I spent most of last week outside the office at a conference in Jokkmokk, northern Sweden. In fact, Jokkmokk is so north that it is within the Arctic circle. That does not happen very often since I moved to Stockholm but I knew that I would have to spend a few hours in the office this weekend “to catch up”. I had decided I would go to work on Sunday morning, which would give me the perfect excuse to go for coffee outside Södermalm. I was decided to go to Kungsholmen, which, I believe, is one of the coolest neighborhoods of Stockholm. After a few hours in the office, I jumped in the tunnelbanna (I could have walked but felt a bit lazy after last night’s concert of First Aid Kit) and was on the streets of Kungsholmen before the first song on my playlist was finished!
I went to a party on Kungsholmen for new year’s eve and I had spotted a few nice cafés on my way there at the time. Unfortunately I did not really pay attention to the streets on 31 December so it took me quite some time to find my way. It was another nice day today in Stockholm so I did not mind the walk around Kungsholmen. In fact, it allowed me to discover a nice park were kids had fun with a modern version of crazy carpets!
Kungsholmen might be cool but it can be a bit quiet on Sundays. In fact, many cafés were closed today, which means that those that were open were packed by the time I got there in early afternoon. When I walked pass a subway station I decided that next time I would go to Kungsholmen on a Saturday or earlier on a Sunday but now I was too hungry to keep walking around. By that time, I had already decided that I would have lunch at Café Montmartre in Södermalm.
On the last day of the Winter Conference in Jokkmokk, we heard a fascinating presentation by a woman whose company is providing advice on “social entrepreneurship”. While the session was framed as a discussion on “corporate social responsibility”, the presenter went a bit further and in an interactive presentation, she explained her approach to social entrepreneurship. To give you an example, she was involved in setting up micro-credit in camps for internally displaced persons (IDPs) in Thailand after the 2004 tsunami. She was also involved in launching a magazine in Stockholm to support homeless people: “Situation STHLM”. This would become my contribution to homeless people in Stockholm and I bought the February issue from a guy standing outside the subway.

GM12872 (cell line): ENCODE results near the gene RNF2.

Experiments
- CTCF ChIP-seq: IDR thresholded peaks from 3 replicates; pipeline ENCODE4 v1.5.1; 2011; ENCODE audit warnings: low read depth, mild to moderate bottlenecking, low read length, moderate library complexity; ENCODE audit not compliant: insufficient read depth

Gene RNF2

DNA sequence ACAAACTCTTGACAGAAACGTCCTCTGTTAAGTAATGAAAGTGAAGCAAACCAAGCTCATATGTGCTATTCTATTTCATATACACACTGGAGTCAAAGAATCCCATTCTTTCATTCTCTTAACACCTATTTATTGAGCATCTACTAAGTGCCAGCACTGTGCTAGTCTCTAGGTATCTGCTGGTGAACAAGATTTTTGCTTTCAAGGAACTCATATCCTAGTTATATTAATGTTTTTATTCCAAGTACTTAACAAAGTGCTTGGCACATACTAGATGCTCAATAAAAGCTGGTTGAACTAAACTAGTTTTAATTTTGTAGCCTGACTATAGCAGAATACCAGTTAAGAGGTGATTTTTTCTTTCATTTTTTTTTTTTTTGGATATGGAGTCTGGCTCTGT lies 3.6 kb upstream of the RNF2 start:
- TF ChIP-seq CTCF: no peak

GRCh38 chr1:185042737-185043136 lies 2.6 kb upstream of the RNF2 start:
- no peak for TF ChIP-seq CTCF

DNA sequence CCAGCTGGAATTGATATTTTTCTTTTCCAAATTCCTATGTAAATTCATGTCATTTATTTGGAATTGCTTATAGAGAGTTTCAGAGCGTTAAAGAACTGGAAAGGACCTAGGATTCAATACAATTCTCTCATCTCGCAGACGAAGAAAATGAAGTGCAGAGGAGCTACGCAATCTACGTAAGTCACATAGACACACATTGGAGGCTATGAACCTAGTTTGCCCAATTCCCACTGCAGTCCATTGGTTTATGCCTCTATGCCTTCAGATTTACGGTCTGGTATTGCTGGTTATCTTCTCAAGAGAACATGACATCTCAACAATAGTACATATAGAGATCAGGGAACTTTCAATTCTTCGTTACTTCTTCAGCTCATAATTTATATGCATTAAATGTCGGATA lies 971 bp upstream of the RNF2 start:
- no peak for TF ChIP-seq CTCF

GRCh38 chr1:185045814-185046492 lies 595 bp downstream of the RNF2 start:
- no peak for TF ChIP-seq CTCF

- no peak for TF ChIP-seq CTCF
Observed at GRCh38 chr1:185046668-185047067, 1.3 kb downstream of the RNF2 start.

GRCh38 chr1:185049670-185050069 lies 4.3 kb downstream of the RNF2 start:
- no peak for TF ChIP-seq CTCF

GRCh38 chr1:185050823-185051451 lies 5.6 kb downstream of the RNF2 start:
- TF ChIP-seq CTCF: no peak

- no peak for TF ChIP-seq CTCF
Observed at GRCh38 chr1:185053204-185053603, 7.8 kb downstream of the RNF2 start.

With a copy of Situation STHLM in hand, I walked into Café Montmartre where I ordered a cappuccino and a nice salad with red beets, warm chevre and walnuts. Delicious! Having lived in Paris for a few years, I was curious to see to what extent Café Montmartre would live up to the expectations that come would such a name. First, I must say that Café Montmartre is really nice. The furniture reminded me of the 70s. Not necessarily the most comfortable but it gives a very cool look.
After the furniture, the first thing that struck me when I sat at Café Montmartre was the music. It was Cesária Evora. Very nice but I was expecting something more “Parisian”. The second thing I noticed was that all paintings on the wall were from Joan Miro. After all, he spent quite some time in France so the link with Montmartre was a bit more obvious than Cesária Evora
Café Montmartre is a nice stop on Hornsgatan. The food was delicious and I enjoyed the water aromatized with fresh cucumbers. And with such a nice facade, it is quite difficult to resist the temptation of going in when you walk on Hornsgatan. I recommend you stop for coffee next time you are in the neighborhood.
Café Montmartre, Hornsgatan 70, 118 21 Stockholm